Currently main options for elbow joint reconstruction after complete loss are total elbow arthroplasty and arthrodesis. In severe cases none of these options are sufficient, therefore new solutions must be sought. Authors present novel technique for complete elbow joint reconstruction that can be used as an alternative in challenging cases.
Case report: 34-year-old male presented with large bone defects and no cartilage in left elbow joint. Temporary external fixation and previous debridement were done beforehand by colleagues from orthopaedic department. Patient had history of motor vehicle accident, fractures of left proximal and distal humerus, proximal ulna and femur. Elbow region fractures were open Gustillo Anderson II and developed deep infection after osteosynthesis.
Flap consisted of cartilaginous parts of lateral femoral condyle and lateral patella, iliotibial tract, skin island and synovial tissue. All parts were based on branches from superolateral genicular artery. Bone flap sizes were approximately 2.5x2.5 cm. Femoral condyle was fixed to distal humerus and patellar flap to proximal ulna with two 2.5 mm screws each. Iliotibial tract was used to reconstruct distal tendon of triceps muscle and lateral collateral Līgament. Skin island size was 7x3 cm and was used for covering soft tissue defect that occurred due to increased volume of reconstructed elbow joint. Synovial tissue was included for production of synovial fluid for neo-joint. End-to-end anastomosis with ulnar artery and subcutaneous vein were performed. Five months after surgery knee arthroscopy was performed and several free cartilage fragments were evacuated.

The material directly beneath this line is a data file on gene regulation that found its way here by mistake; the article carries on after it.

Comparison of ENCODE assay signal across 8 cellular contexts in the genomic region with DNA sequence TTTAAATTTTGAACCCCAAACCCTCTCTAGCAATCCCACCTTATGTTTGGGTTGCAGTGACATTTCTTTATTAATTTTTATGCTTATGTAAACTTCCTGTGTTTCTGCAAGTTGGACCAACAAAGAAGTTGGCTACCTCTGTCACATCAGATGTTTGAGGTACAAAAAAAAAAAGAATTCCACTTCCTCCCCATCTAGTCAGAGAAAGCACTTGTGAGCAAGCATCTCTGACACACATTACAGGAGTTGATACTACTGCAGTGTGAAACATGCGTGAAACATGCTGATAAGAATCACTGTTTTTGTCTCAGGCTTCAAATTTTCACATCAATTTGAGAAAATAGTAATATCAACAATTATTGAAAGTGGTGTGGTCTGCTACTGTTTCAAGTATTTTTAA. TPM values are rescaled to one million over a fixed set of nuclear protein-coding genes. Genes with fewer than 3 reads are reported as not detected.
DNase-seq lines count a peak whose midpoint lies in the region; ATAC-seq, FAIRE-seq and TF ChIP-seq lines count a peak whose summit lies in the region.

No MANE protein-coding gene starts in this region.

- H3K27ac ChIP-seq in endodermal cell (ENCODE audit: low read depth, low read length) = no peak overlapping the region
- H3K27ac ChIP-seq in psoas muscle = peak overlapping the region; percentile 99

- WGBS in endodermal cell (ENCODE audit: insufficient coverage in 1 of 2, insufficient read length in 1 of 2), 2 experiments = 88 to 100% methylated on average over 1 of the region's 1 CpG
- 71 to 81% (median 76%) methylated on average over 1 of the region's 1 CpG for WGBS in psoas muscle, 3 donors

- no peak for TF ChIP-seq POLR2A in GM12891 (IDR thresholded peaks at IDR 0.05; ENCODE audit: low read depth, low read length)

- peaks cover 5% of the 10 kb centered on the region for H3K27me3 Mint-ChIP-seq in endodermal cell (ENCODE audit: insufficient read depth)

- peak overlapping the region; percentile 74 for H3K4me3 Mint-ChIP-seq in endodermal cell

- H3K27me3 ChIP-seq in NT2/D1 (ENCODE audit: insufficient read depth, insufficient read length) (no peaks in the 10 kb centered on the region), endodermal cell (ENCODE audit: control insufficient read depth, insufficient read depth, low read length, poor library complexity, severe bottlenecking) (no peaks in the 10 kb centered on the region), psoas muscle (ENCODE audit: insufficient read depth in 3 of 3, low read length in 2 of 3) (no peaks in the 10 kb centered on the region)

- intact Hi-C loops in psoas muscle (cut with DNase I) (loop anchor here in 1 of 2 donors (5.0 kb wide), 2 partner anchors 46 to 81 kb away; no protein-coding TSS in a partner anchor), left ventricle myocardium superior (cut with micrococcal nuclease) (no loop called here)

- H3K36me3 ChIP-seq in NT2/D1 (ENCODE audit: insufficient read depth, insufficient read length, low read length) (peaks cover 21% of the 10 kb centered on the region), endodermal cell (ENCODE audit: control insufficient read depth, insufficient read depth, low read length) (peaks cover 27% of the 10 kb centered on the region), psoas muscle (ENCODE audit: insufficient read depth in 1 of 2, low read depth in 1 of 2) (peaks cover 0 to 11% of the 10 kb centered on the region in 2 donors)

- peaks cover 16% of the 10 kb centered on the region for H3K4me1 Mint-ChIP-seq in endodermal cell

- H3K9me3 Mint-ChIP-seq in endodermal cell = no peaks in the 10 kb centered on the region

Six months after surgery all wounds are completely healed with no signs of infection. On computer tomography scans complete consolidation of bone flaps and visible joint space is evident. Active elbow flexion extension is 70/5/5 degrees. Pronation supination is 60/0/50. Patient is pain free and has no donor site morbidity despite extensive grafting.
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